Personality of geese determines their foraging behaviour

May 21, 2010
Experimental set-up to explore the use of social information among geese. The goose on the right is watching one group of geese eating (above) and another group not eating (below). Shy geese will join the geese with food (grey areas are physically separate, but visible feeding troughs). If the troughs do not contain food, the geese switch to join the other group after a few vain attempts. Bold geese ignore the behaviour of both groups of geese.

When searching for food, slow, shy barnacle geese follow information given by their flock mates. On the other hand, fast, bold geese ignore this type of information and go off in search for food on their own. Whether barnacle geese make use of social information (information from other individuals) depends on their personality. This is the conclusion drawn by ecologists from Wageningen University and their colleagues from the Netherlands Institute of Ecology in the journal Ecology Letters.

Researchers from Wageningen University, part of Wageningen UR, and the Netherlands Institute of Ecology (NIOO) determined the of the barnacle by studying their reactions to novel objects, such as a piece of carpet. Some of the geese approached the object directly without signs of fear ('bold’), while others were slower and more cautious ('shy’) about approaching the strange object.


To find out whether and how barnacle geese use social information, the research team set up an experiment whereby all of the bold geese and the shy geese were given a minute and a half to watch two groups of barnacle geese. One group of geese was given food, the other group was not. The behaviour of these two groups differed according to whether or not they were given food.

This behavioural difference, which was visible to the geese watching them, is a source of social information about the . After watching the two groups, each goose was allowed to decide which group it wanted to join. Food was only made available to the geese on the side where the geese it had watched had been given food.


The shy geese joined the group that was eating, while the bold geese ignored the social information and went searching for food on their own. The personality of the geese was the determining factor in whether they used the social information or not.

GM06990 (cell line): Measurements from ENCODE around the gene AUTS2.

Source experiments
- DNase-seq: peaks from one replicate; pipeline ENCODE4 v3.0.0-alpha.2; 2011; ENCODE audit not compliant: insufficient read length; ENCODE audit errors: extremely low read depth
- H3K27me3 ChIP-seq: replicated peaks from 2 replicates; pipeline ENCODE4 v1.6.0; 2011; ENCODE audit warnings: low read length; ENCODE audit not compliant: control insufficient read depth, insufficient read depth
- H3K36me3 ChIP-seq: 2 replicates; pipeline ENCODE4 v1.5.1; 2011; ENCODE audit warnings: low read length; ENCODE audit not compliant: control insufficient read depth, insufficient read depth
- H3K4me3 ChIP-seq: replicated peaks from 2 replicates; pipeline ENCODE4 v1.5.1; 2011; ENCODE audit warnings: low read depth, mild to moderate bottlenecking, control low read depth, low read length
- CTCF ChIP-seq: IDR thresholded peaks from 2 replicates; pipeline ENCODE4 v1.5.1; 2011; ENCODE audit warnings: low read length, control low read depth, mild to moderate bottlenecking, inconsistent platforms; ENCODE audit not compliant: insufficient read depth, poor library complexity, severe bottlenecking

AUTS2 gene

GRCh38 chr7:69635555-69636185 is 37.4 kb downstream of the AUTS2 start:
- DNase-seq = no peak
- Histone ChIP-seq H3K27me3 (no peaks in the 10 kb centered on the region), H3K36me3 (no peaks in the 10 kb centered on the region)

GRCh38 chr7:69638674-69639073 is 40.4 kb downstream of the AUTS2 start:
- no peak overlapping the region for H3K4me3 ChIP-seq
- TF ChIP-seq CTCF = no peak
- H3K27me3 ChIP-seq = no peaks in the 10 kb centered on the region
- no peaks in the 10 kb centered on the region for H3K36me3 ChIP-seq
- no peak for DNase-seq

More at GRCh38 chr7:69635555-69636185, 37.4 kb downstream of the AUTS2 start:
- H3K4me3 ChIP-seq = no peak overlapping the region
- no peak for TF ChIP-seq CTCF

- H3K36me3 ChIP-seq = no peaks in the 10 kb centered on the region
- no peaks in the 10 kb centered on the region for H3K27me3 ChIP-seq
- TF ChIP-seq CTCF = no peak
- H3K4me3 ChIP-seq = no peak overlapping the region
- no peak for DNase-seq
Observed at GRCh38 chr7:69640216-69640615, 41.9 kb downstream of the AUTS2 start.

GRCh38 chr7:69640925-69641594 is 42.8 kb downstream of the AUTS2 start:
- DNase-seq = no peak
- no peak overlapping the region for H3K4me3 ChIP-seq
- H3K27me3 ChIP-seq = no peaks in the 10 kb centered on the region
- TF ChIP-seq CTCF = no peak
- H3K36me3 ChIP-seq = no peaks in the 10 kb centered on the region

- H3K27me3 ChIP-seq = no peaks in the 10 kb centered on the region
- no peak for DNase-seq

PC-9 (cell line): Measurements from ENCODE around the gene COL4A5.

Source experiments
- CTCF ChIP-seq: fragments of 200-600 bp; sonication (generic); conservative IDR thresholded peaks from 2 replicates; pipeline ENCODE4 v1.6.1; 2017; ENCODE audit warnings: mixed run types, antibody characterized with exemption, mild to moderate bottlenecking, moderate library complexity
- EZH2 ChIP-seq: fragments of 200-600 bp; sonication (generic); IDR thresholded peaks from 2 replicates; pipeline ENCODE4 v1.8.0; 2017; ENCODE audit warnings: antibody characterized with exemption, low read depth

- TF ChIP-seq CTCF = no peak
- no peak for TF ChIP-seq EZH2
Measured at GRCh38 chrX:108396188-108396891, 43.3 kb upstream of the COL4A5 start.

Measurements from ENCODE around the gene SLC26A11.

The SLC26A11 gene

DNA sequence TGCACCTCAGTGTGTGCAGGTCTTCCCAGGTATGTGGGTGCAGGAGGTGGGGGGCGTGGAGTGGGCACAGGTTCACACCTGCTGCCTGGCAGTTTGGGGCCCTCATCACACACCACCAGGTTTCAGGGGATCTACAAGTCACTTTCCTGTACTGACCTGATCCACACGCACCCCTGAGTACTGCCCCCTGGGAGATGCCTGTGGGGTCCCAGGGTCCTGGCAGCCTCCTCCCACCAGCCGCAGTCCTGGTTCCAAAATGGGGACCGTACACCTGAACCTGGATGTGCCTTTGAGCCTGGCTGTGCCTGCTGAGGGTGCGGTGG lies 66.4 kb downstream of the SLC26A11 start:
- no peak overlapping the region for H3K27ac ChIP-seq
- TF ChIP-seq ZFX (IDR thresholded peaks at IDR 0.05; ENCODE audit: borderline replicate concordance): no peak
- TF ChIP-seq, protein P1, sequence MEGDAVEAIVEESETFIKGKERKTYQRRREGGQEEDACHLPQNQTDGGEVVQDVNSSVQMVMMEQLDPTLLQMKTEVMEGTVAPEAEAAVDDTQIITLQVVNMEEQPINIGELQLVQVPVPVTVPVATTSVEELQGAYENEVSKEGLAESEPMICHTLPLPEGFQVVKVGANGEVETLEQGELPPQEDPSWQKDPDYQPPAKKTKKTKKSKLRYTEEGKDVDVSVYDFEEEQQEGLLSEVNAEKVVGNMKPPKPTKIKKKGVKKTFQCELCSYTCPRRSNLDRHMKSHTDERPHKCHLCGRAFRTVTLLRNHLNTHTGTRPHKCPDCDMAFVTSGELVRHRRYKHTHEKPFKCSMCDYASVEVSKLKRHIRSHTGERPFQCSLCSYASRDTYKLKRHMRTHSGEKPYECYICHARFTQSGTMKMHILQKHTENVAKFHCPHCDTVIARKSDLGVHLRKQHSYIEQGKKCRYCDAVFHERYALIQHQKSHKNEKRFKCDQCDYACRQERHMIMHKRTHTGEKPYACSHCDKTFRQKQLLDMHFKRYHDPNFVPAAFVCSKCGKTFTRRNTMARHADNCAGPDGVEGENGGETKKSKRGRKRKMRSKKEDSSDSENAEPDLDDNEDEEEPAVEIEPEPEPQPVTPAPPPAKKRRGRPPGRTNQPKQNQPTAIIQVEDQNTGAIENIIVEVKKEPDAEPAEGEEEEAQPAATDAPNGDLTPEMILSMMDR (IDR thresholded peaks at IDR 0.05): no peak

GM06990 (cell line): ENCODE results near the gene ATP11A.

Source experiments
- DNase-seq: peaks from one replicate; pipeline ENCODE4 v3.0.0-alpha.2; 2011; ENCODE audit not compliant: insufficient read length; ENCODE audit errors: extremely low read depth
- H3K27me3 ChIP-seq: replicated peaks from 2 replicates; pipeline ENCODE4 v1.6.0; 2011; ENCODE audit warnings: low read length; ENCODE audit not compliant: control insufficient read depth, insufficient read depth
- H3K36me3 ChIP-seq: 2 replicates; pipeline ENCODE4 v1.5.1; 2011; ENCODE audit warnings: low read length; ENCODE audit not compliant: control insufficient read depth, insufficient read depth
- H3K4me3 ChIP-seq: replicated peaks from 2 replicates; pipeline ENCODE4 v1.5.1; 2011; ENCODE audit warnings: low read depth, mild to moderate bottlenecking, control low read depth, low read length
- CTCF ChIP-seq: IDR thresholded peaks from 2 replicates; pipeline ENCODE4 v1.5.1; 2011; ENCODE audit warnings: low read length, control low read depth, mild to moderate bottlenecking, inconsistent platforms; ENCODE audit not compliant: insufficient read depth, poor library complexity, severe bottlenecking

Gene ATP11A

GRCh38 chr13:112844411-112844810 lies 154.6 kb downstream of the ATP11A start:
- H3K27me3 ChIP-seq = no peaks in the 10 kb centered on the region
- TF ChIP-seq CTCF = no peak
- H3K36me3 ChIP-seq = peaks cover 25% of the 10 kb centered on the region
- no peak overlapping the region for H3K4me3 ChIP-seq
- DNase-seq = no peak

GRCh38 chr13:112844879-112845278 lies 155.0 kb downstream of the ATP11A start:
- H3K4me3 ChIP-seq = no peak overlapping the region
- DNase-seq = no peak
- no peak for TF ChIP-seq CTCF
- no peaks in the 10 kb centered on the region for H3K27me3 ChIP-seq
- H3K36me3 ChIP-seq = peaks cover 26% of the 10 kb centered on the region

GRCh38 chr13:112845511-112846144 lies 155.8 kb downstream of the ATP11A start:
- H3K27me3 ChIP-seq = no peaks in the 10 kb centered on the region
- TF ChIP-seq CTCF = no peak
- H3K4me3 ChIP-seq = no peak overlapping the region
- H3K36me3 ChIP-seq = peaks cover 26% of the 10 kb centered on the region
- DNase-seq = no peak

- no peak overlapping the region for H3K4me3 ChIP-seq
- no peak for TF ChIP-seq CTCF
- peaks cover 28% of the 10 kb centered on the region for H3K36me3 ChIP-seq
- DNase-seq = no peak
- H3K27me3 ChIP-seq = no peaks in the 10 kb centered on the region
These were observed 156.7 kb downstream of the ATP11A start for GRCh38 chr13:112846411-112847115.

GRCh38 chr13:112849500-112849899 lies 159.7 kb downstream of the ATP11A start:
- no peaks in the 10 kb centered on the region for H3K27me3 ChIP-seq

But how consistently did the geese use the social information? In a follow-up experiment, the researchers tested whether the shy geese would continue to use the information even if it proved to be incorrect. Once again, there were two groups, one with food, the other without. However, this time the food for the geese watching was placed on the side where the geese had not been fed.

The researchers saw that at first, the geese joined the group they had seen eating. After trying this a few times, the geese stopped because the social information given by the geese they had been watching turned out not to correspond with the actual location of the food. The shy geese had therefore learned that the social information was no longer valid and decided to ignore it when choosing a group. The bold geese had not used the information anyway and were therefore not fooled by the false information.

This behavioural study shows that personality plays an important role in the use of social information. It has implications for the spatial distribution of populations in species whereby the use of social information plays a role, such as in choosing a place to land. Up until now, it had been assumed that all individuals were equally likely to make use of information gleaned from their own sort. This study proves that personality plays an important part in the way this information is used and therefore also in the spatial distribution of various personalities within a population.

Explore further: Chimpanzees prefer firm, stable beds

More information: Ralf H.J.M. Kurvers, Kees van Oers, Bart A. Nolet, Rudy M. Jonker, Sipke E. van Wieren, Herbert H.T. Prins and Ron C. Ydenberg. Personality predicts the use of social information, Ecology Letters. doi: 10.1111/j.1461-0248.2010.01473.x

Provided by Wageningen University

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